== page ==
Yeah I don't have that type of money to drop on the Laowa, I seen it. It looks like it would work. Just can't drop that type of money at the moment. Thanks.

    I will take a look at 240/9 Apo-Ronar, 260/9 GR II, 300/9 Apo-Ronar or 305/9 Apo-Nikkor. Thanks.

    Yeah It sounds like in practicality TC will not do what I'm wanting it to do. I will do some more research on reverse lens and see if I can't get anything close to what I'm looking for. Thanks.


    Thanks for the input all.
     
  6. They might still be a bit short for your 36" use case?
    While you are pondering things: Make up your mind, if you might like to use a monorail view camera, as part of your rig. Graflock-EF adapters are about $200. you'll most likely need rail extension a center column and two bellows but it could be nice to have movements for framing and no-DOF-management. Sad news: You'll most likely want one of the more xpensive ones to perform the precision movements demanded by your tiny sensor.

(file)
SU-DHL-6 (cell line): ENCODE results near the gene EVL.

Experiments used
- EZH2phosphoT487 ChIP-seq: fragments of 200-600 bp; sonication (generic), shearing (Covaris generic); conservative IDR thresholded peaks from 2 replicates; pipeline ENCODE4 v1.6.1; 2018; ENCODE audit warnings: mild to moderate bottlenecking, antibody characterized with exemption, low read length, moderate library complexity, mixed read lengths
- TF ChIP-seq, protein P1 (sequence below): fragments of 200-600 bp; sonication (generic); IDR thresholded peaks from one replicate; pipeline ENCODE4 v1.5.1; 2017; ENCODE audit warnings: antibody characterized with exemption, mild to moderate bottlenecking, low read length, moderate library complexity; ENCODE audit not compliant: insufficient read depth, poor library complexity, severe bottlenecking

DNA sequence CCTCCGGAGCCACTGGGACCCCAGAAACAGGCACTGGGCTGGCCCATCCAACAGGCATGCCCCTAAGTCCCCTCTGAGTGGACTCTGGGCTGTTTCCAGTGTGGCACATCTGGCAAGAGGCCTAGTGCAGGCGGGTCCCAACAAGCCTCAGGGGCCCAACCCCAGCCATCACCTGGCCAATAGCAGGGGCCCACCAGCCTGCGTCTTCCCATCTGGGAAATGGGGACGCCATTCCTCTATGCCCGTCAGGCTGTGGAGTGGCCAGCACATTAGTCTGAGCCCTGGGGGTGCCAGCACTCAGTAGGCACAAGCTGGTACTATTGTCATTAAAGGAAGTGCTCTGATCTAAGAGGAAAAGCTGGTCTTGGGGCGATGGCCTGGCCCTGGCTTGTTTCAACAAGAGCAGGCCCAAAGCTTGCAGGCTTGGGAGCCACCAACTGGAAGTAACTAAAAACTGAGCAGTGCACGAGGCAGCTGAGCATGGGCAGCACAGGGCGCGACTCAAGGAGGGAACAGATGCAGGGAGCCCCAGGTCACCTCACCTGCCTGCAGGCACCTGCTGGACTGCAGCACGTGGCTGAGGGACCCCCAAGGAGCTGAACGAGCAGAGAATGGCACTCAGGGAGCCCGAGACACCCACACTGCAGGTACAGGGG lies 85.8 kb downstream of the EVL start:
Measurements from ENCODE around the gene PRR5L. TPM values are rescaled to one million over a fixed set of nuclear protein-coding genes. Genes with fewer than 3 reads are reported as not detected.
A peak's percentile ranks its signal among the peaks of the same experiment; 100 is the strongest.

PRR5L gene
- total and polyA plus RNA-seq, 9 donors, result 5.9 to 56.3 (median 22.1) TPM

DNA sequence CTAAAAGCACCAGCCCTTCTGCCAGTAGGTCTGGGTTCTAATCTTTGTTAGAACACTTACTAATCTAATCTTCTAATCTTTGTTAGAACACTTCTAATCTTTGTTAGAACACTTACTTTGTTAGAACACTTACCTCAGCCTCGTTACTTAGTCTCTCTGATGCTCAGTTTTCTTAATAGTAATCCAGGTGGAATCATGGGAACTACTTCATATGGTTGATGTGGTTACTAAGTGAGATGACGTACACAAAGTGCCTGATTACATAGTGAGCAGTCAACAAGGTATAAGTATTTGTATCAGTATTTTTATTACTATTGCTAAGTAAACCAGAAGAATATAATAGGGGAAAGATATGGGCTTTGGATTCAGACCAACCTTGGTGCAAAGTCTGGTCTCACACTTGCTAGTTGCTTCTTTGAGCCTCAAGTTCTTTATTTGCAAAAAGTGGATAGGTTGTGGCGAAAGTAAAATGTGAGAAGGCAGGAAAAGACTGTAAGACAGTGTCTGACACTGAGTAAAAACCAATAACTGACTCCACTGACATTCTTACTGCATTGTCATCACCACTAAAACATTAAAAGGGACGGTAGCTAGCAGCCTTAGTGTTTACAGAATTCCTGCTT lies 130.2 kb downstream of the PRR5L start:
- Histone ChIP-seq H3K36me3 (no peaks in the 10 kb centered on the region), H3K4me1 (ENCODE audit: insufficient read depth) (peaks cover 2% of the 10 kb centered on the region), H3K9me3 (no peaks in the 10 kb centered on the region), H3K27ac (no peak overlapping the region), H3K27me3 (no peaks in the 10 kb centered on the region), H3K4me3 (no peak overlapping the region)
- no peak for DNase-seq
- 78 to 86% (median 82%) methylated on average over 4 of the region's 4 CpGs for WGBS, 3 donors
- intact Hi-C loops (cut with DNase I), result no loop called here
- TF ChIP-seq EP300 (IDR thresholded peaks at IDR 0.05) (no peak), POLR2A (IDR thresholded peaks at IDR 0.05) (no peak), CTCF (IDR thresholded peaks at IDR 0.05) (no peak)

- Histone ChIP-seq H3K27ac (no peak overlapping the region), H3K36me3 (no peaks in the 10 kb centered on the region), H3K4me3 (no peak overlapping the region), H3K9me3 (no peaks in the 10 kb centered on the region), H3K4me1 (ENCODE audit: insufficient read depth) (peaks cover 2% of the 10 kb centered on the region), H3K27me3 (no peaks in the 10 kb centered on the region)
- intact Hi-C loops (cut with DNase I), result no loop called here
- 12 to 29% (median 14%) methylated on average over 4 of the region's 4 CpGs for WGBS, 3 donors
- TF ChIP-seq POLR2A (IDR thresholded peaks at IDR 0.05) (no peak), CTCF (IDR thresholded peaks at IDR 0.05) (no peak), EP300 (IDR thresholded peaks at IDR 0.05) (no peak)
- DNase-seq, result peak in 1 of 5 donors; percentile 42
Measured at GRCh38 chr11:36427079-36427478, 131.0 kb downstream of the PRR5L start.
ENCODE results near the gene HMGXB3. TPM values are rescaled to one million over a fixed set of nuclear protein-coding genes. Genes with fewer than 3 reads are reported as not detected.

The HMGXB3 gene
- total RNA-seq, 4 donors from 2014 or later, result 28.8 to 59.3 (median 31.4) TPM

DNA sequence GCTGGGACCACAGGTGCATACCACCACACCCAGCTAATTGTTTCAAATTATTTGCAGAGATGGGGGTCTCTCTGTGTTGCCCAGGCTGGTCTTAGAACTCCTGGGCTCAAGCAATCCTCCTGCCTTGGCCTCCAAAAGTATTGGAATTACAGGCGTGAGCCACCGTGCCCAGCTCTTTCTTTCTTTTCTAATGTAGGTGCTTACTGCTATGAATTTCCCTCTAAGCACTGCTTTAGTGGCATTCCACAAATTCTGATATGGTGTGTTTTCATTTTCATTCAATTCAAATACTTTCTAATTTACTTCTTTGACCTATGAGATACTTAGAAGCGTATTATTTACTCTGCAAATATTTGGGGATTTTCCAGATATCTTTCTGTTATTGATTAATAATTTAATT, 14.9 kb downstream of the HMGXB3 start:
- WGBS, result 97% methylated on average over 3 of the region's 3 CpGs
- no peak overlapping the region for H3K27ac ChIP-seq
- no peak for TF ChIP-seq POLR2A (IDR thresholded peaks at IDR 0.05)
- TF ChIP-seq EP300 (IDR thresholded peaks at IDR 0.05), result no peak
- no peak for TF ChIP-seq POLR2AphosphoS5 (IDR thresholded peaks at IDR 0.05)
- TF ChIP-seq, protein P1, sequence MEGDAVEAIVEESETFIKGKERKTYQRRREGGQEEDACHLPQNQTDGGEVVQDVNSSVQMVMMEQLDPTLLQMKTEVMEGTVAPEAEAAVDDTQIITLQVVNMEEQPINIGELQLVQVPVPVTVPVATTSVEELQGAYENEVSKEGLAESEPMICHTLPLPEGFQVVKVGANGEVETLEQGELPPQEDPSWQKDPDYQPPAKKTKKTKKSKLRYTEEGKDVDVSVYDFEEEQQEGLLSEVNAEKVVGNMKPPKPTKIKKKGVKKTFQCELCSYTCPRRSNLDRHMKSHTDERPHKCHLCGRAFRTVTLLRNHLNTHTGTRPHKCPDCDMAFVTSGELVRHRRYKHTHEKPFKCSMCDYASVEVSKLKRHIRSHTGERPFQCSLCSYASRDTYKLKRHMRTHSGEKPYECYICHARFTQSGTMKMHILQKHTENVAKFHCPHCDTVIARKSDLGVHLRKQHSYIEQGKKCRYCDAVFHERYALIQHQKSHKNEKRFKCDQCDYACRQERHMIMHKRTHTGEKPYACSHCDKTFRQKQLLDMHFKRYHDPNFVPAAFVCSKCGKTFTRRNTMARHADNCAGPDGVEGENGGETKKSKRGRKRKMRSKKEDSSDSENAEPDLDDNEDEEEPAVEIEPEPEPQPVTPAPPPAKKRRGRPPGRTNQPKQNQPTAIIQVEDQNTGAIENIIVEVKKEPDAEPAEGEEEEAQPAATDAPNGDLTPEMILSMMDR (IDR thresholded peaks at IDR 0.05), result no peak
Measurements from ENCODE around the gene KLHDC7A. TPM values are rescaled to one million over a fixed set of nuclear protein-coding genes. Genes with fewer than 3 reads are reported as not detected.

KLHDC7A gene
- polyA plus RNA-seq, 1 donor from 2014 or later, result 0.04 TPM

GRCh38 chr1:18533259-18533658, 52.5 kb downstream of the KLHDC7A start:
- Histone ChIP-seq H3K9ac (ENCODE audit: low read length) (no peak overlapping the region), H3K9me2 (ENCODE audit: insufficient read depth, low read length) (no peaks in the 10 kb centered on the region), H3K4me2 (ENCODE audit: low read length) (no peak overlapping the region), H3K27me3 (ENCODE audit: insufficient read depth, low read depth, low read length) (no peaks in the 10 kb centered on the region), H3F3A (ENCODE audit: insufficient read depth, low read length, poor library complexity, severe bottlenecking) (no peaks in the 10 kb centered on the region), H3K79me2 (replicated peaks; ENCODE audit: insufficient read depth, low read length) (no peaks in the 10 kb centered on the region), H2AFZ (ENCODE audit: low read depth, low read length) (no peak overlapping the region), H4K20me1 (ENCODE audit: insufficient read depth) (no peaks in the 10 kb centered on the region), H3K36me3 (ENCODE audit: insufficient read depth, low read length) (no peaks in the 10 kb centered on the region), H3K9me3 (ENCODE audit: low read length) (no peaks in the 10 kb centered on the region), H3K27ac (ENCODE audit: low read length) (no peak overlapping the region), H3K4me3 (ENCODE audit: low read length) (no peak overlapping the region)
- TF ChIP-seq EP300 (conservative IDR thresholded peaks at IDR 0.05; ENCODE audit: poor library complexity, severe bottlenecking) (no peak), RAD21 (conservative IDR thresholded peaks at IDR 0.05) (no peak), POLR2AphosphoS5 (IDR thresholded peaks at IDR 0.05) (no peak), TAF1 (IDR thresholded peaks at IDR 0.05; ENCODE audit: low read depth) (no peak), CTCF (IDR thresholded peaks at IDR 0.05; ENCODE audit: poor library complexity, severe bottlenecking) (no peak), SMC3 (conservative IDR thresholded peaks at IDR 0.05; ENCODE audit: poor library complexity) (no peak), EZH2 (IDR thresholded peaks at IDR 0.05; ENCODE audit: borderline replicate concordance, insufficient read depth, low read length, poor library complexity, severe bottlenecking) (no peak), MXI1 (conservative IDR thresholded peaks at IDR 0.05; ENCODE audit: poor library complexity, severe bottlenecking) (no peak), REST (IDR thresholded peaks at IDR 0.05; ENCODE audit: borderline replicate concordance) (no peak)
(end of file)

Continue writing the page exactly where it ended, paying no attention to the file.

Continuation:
Since we are talking lots of investment and crucially(!) little DOF: Can you practise on a dummy subject, with a reversed shorter lens, that you don't need to buy?
    I'm a teen of the 80s. Back then it was already possible to cobble SLRs on microscopes. The reason why drawing what you see, by hand was still taught in schools and practised is simple: back then they probably didn't have PCs to do focus stacking to compensate for no DOF.

    the magnification you desire leads to an extreme camera rig. I suppose with the process lens you'll need two tripods to hold your monorail. Setting such up is so slow that you should probably better kill your subject anyhow instead of staying at a distance that doesn't trigger instincts to flee.